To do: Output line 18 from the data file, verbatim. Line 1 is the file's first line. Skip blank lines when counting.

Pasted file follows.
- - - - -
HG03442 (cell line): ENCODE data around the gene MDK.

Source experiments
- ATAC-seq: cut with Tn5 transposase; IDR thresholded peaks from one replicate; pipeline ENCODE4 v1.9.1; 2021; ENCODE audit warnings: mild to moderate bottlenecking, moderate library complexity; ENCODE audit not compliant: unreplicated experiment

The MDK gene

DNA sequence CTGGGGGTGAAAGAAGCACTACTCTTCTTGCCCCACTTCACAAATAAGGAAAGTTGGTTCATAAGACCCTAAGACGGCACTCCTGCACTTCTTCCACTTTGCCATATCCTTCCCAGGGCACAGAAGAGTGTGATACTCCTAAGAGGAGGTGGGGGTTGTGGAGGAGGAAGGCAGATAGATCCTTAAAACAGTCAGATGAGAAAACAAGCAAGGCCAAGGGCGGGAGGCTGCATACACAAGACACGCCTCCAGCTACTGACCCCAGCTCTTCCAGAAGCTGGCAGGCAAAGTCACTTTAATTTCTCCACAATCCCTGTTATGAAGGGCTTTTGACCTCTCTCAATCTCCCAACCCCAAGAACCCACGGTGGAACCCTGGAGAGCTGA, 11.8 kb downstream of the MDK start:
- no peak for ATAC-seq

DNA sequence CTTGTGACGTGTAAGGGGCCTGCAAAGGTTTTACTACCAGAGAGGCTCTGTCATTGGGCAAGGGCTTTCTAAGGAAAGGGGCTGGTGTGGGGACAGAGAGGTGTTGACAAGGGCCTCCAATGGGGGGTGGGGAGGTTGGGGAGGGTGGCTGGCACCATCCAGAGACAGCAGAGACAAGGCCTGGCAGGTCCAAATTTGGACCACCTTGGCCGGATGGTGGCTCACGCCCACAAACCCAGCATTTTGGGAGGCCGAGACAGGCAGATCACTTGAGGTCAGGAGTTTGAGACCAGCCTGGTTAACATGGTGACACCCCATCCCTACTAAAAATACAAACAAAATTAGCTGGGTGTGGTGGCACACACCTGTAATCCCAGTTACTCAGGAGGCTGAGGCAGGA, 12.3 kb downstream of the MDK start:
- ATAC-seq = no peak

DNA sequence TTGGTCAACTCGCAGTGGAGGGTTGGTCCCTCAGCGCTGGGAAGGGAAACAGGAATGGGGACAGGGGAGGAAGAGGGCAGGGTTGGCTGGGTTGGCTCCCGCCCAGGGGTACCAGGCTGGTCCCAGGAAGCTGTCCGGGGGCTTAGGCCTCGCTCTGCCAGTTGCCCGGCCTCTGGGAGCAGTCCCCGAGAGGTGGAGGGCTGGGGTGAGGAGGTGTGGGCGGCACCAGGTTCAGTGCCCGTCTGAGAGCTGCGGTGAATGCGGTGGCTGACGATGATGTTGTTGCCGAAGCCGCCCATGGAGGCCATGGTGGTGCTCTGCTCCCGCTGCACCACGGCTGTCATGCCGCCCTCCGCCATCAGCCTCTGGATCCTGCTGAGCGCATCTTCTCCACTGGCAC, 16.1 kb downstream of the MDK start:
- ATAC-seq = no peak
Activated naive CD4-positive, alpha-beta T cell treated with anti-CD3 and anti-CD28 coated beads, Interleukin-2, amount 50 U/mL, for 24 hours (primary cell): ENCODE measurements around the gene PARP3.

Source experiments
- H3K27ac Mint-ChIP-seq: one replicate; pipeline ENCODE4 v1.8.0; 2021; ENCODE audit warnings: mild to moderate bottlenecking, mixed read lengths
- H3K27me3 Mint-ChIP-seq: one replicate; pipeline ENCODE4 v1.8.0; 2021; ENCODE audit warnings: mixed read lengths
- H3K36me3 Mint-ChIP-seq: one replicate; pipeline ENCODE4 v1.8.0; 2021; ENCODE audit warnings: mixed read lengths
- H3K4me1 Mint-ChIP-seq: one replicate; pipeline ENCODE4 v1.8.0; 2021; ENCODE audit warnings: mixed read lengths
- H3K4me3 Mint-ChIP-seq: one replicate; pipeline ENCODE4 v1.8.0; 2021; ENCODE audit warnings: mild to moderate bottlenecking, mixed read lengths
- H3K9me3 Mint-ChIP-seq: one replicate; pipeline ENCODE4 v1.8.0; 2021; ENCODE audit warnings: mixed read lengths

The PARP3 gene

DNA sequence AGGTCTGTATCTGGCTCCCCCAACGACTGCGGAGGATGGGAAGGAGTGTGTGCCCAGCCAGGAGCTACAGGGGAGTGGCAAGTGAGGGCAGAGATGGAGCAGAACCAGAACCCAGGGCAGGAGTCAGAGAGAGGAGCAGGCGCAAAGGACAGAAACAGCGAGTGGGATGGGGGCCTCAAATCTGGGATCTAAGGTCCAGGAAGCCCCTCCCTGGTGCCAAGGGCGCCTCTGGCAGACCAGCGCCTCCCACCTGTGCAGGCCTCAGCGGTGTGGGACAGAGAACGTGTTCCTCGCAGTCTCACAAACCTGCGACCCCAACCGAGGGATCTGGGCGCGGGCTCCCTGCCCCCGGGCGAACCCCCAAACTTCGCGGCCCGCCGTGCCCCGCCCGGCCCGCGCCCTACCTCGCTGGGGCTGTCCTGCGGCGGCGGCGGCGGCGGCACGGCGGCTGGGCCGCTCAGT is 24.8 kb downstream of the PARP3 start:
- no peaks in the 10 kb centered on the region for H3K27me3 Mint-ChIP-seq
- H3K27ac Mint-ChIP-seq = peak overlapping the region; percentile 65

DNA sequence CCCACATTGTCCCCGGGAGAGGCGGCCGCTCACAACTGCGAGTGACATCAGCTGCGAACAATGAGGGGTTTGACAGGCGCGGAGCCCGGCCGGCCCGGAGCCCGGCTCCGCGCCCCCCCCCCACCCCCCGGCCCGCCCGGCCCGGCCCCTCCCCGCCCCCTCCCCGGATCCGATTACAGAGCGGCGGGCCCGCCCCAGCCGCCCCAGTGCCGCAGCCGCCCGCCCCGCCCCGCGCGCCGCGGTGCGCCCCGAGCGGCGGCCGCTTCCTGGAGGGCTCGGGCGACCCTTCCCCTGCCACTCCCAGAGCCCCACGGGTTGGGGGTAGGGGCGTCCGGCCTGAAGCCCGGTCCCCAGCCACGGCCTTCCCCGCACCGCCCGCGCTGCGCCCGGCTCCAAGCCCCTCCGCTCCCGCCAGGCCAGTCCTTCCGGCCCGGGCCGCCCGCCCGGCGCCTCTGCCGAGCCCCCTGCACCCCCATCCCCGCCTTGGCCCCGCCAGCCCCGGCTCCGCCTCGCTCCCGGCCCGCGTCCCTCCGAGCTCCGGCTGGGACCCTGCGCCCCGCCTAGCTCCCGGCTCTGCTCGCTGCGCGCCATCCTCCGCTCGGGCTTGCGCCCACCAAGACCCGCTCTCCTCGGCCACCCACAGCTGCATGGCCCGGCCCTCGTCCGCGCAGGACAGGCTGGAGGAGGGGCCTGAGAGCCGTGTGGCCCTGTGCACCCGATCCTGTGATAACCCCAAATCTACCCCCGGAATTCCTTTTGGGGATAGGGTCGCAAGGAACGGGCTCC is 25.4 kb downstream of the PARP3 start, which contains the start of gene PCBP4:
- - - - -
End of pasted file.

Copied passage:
- H3K9me3 Mint-ChIP-seq: one replicate; pipeline ENCODE4 v1.8.0; 2021; ENCODE audit warnings: mixed read lengths